Dorothy Valcarcel Devotional - Transformation Gardens Devotions for Women
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Transformation Garden - November 26, 2018

  • 2018 Nov 26

Today’s Text and Thought of Encouragement:

“O fear the Lord, you His saints! For there is no want to those who truly revere and worship Him with godly fear…they who seek, inquire of and require the Lord by right of their need and on the authority of His word, none of them shall lack any beneficial thing.”
Psalm 34: 9,10
Amplified Bible

“The strain of life more testing grows;
More taxing now the things which wear
But heart and mind have for repose –
God’s unremitting care.

Life’s problems grow; its limits press;
More now abundant – things to bear;
Yet, peace can reign in all distress,
Through unremitting care.

Our God still reigns! His hand controls!
And nothing can His love outwear;
And we, who trust to Him our souls,
Find unremitting care.”
J. Danson Smith

Today’s Study Text:

“Elijah said, ‘As the Lord of hosts lives, before Whom I stand, I will surely show myself to Ahab today.’ So Obadiah went to meet Ahab and told him, and Ahab went to meet Elijah. When Ahab saw Elijah, Ahab said to him, ‘Are you he who troubles Israel?’ Elijah replied, ‘I have not troubled Israel, but you have, and your father’s house, by forsaking the commandments of the Lord and by following the Baals.’”
1 Kings 18: 15-18
Amplified Bible

“Who Gets The Blame”

“A man should never be ashamed to own he has been in the wrong, which is but saying, in other words, that he is wiser today than he was yesterday.”
Alexander Pope

If I make a mistake, am I willing to take the blame and admit my error?

What has happened to me when I have blamed another for a mistake I made?

“It’s a poor workman who blames his tools.”

“Blame is a lazy man’s wages.”
Danish Proverb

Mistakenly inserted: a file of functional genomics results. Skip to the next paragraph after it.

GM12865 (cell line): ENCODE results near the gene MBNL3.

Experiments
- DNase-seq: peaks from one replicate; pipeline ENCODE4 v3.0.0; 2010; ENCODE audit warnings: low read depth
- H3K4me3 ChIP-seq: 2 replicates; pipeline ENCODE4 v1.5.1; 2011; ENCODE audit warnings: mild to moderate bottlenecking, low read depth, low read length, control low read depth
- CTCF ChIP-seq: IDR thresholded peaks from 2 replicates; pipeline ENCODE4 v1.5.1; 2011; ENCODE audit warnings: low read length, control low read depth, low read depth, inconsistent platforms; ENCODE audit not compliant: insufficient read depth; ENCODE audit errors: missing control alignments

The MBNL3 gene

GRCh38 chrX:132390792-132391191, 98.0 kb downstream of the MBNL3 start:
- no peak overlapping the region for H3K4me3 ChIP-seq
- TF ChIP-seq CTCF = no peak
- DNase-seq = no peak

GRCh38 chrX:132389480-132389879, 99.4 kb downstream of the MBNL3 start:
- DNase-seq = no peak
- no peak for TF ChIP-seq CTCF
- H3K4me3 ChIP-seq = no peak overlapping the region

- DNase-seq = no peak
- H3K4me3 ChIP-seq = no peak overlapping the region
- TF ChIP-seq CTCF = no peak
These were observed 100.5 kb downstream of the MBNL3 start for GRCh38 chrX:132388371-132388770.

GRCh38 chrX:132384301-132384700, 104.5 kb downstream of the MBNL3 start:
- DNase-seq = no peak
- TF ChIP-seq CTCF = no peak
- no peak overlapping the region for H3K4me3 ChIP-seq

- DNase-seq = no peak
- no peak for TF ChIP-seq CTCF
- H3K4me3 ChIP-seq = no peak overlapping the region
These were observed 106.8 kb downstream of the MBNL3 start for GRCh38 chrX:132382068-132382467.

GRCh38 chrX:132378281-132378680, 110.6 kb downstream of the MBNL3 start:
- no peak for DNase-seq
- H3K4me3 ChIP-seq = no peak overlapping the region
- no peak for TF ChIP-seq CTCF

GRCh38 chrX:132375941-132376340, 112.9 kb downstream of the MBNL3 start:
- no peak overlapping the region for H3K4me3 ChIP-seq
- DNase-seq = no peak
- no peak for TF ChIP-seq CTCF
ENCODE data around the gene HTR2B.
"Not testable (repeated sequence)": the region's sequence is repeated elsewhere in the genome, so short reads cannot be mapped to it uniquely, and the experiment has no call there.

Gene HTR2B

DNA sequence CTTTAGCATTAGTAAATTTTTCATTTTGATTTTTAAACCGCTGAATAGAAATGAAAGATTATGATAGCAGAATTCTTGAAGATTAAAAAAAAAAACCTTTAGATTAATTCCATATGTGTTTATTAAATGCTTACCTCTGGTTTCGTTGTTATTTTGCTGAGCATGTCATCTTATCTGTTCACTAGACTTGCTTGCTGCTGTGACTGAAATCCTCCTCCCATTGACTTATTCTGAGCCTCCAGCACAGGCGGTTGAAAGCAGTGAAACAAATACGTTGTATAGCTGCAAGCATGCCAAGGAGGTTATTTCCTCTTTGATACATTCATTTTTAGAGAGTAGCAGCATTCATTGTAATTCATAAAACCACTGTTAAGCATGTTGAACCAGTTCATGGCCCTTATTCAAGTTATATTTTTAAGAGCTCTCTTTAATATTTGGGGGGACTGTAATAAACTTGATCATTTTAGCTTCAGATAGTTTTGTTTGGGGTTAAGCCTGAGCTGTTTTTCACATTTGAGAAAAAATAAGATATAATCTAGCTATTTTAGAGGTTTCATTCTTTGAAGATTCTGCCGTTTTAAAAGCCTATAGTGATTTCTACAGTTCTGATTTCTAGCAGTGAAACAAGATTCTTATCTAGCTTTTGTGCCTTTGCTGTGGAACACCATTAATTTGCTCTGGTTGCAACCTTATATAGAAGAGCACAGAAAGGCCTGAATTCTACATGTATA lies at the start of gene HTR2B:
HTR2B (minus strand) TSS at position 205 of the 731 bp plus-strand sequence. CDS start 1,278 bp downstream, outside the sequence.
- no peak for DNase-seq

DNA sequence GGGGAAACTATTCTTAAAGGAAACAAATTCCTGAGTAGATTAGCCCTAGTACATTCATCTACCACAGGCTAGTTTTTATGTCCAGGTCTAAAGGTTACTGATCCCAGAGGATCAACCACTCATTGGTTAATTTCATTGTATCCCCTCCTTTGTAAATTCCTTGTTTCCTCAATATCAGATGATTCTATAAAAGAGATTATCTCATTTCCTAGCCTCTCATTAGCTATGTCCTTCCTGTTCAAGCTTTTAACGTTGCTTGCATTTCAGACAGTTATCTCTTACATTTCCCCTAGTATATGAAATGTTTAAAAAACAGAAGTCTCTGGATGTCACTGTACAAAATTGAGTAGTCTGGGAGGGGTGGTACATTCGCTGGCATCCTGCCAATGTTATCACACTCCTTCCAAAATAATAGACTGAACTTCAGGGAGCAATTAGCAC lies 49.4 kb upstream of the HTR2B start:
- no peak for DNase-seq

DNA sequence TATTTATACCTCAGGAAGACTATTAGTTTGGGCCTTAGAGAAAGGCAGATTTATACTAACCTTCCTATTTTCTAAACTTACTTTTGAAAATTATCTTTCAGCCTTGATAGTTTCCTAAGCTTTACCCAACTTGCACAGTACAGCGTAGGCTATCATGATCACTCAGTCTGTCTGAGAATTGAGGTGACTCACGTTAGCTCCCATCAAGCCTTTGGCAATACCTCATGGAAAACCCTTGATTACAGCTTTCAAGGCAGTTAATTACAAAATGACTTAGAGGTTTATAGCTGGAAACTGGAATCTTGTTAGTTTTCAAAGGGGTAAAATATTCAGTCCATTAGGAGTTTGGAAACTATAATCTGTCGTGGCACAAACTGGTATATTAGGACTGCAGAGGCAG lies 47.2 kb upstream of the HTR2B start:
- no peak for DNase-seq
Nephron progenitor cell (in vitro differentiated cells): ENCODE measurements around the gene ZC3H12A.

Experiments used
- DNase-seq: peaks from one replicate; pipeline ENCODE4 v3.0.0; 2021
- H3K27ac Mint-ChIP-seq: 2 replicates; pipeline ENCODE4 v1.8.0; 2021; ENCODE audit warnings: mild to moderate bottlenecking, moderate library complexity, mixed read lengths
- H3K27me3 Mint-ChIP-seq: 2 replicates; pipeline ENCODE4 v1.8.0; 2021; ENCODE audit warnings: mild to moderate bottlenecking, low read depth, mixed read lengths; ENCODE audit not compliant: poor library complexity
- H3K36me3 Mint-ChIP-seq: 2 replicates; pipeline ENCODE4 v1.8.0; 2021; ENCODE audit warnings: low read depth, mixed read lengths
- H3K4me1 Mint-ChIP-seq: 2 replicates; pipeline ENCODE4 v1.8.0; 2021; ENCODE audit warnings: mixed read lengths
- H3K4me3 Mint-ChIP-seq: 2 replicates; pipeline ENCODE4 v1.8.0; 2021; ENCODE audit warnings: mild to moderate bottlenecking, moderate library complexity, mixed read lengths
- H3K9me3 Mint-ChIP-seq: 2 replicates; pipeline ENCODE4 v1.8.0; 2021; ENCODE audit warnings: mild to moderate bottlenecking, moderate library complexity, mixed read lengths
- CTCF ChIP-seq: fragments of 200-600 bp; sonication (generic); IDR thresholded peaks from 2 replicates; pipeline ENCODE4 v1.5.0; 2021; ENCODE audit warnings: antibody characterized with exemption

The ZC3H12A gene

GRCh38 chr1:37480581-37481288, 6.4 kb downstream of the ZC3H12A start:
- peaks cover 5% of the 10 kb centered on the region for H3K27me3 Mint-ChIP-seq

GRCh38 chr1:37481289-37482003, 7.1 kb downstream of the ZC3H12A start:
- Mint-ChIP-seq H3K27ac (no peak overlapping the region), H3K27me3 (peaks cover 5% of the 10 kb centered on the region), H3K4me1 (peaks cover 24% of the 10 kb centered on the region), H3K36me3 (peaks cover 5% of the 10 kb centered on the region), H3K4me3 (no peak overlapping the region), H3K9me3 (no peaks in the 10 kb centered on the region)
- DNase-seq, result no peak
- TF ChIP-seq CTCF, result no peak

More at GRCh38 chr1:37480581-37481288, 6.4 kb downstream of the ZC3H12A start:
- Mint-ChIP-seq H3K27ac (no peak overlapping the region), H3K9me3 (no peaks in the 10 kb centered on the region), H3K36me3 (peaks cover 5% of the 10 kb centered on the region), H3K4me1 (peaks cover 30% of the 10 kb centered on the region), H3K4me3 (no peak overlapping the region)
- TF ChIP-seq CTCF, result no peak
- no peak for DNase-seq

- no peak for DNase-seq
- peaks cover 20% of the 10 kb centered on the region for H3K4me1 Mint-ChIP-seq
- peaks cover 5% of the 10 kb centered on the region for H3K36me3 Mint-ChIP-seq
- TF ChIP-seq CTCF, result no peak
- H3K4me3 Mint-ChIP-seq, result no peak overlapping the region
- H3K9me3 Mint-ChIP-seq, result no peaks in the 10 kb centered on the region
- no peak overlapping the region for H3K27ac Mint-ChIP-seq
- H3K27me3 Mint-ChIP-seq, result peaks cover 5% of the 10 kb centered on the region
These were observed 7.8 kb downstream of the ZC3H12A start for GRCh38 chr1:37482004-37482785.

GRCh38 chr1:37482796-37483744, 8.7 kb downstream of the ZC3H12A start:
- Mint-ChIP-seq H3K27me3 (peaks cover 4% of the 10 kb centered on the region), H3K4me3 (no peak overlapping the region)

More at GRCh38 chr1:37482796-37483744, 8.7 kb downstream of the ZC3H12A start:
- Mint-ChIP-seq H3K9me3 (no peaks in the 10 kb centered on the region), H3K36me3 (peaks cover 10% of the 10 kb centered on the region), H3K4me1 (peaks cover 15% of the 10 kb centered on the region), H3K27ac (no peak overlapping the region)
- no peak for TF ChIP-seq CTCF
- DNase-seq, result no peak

I hope that you never tire of hearing me say that the Bible is such a phenomenal book! I’m inspired, on a daily basis, by not only the spiritual heights to which one can be lifted by studying God’s Word, but also the practical guidance which is contained in the treasure chest of Scripture.

Again today, in our study text, the conversation between Elijah and King Ahab serves to remind us of the way the Bible is so down-to-earth in helping us deal with the challenges we face in our lives. Who needs some self-help guru’s here today, gone tomorrow advice when we have the eternal God’s words of wisdom to give us guidance each step we take.

  As I read the passage which is our text for today, I tried to picture what this encounter may have been like. First of all, there was Elijah having just traversed a fair amount of geography on foot. He was likely quite tired and a little dirty from his long trek. And then you have Ahab, who possibly was attired in his kingly robes --trotting about with his royal servants and chariot doing his bidding.

  Having had Elijah at the top of Israel’s most wanted list for nearly 3 ½ years, I doubt Ahab expected to run into this man of God as he was out looking for grass for his beasts. Yet much to Ahab’s surprise, who should he uncover but his nemesis Elijah. It didn’t take long for King Ahab to blast Elijah. With words that immediately convey Ahab’s hostile attitude, the king let loose: “Are you he who troubles Israel?” There it is! The blame game. “Are you the one to blame for the mess this country is in?” Isn’t this the gist of Ahab’s accusatory comment? Of course it was. Ahab had to have someone to pawn off all his troubles on. Someone was at the bottom of all the trouble. Why not Elijah?

However, instead of blaming Elijah for the lack of rain, King Ahab should have looked in the mirror. As one individual observed, “If you could kick the person in the pants responsible for most of your trouble, you wouldn’t sit for a month.” And this fact was certainly true of Ahab. The trouble in Israel began at his front door and this is exactly what Elijah told him. Elijah set the record straight by informing Ahab, “I have not troubled Israel, but you have, and your father’s house, by forsaking the commandments of the Lord and by following the Baals” (1 Kings 18: 18).